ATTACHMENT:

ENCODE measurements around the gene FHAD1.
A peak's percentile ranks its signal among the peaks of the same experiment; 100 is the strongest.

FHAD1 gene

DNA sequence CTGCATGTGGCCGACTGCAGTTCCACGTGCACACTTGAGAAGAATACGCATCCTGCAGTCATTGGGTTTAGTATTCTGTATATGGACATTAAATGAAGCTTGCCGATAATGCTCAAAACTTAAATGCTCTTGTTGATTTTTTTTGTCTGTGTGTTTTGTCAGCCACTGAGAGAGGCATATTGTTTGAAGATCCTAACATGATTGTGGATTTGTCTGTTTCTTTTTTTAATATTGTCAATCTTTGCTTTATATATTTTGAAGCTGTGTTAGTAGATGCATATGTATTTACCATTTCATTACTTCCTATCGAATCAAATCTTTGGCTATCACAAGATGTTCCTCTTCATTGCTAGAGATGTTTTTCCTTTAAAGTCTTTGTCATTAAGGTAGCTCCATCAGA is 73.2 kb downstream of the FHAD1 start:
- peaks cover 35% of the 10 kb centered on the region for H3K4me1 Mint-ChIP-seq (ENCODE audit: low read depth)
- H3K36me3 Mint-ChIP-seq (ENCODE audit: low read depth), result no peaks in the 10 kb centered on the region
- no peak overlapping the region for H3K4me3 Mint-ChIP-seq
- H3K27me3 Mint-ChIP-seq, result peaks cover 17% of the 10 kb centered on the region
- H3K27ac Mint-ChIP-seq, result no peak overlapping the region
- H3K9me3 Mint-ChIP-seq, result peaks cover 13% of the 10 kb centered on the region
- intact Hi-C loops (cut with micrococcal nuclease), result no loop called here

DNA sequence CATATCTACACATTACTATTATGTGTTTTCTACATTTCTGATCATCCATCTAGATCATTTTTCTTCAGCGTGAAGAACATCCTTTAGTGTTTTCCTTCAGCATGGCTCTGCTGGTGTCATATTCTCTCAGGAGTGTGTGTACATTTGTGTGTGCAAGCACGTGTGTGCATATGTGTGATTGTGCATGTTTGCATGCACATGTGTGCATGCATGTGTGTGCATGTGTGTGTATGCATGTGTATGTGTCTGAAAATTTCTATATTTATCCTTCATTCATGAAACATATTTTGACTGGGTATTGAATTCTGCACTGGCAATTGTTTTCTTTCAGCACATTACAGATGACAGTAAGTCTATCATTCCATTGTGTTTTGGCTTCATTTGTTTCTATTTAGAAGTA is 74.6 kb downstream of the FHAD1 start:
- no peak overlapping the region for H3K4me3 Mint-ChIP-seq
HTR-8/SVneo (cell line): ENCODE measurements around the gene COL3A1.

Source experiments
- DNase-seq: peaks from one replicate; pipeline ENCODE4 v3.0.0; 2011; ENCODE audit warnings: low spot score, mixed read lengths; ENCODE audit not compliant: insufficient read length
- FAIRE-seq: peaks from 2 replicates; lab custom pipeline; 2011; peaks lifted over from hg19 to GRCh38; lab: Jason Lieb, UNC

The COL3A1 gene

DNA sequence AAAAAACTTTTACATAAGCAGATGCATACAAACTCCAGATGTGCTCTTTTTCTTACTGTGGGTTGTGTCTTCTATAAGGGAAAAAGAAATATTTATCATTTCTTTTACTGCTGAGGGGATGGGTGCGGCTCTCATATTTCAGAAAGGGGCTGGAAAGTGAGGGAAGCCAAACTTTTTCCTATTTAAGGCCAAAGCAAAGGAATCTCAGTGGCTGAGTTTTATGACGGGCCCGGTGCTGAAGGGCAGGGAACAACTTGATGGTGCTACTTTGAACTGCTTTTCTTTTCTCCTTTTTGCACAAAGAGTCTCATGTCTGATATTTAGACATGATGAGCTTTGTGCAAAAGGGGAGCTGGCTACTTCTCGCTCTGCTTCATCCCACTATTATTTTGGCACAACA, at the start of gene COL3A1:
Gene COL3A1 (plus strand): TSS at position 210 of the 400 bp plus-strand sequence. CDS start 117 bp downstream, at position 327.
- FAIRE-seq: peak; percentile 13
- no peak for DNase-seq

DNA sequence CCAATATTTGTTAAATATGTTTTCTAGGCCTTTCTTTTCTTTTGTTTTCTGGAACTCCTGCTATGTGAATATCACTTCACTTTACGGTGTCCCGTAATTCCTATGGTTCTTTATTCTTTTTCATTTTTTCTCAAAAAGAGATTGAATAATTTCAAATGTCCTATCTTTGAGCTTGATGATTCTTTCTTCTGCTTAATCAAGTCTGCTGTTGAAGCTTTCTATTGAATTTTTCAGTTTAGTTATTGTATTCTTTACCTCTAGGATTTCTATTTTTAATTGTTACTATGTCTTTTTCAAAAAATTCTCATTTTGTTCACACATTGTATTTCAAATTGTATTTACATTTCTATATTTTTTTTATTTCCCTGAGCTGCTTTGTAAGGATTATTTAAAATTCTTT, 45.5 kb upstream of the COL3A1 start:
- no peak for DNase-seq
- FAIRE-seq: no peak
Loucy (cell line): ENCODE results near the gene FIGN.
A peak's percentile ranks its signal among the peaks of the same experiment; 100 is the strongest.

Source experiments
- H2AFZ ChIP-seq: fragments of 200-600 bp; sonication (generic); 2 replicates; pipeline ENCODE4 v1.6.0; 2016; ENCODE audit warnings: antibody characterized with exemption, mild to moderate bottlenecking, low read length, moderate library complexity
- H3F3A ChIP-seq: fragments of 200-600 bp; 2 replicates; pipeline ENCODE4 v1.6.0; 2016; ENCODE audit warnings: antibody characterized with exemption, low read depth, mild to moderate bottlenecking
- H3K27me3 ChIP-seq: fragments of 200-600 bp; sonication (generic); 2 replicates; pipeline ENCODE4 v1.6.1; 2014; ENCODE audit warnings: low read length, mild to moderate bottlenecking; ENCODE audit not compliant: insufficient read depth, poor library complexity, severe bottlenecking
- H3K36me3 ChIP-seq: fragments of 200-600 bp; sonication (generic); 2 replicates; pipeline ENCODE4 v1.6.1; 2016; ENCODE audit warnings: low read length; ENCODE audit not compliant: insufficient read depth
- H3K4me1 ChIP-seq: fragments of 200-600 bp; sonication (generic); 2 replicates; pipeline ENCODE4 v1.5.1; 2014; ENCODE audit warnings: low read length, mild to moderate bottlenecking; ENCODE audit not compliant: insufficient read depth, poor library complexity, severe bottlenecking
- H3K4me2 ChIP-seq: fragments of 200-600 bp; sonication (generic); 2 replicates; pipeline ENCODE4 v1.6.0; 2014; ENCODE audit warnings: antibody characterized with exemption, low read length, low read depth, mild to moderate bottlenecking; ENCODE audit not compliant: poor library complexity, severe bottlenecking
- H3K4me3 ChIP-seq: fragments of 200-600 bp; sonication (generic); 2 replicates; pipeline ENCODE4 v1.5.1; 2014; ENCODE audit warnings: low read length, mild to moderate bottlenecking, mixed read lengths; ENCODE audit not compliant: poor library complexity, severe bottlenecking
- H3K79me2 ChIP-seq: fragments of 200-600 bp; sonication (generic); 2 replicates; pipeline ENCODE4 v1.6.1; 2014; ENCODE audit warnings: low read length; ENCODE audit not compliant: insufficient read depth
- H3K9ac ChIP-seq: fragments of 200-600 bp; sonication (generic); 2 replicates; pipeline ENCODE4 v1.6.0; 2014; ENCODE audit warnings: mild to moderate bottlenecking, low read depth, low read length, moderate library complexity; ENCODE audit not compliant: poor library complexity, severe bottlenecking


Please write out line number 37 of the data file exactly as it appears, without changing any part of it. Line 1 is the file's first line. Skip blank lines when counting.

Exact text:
- H3K9ac ChIP-seq: fragments of 200-600 bp; sonication (generic); 2 replicates; pipeline ENCODE4 v1.6.0; 2014; ENCODE audit warnings: mild to moderate bottlenecking, low read depth, low read length, moderate library complexity; ENCODE audit not compliant: poor library complexity, severe bottlenecking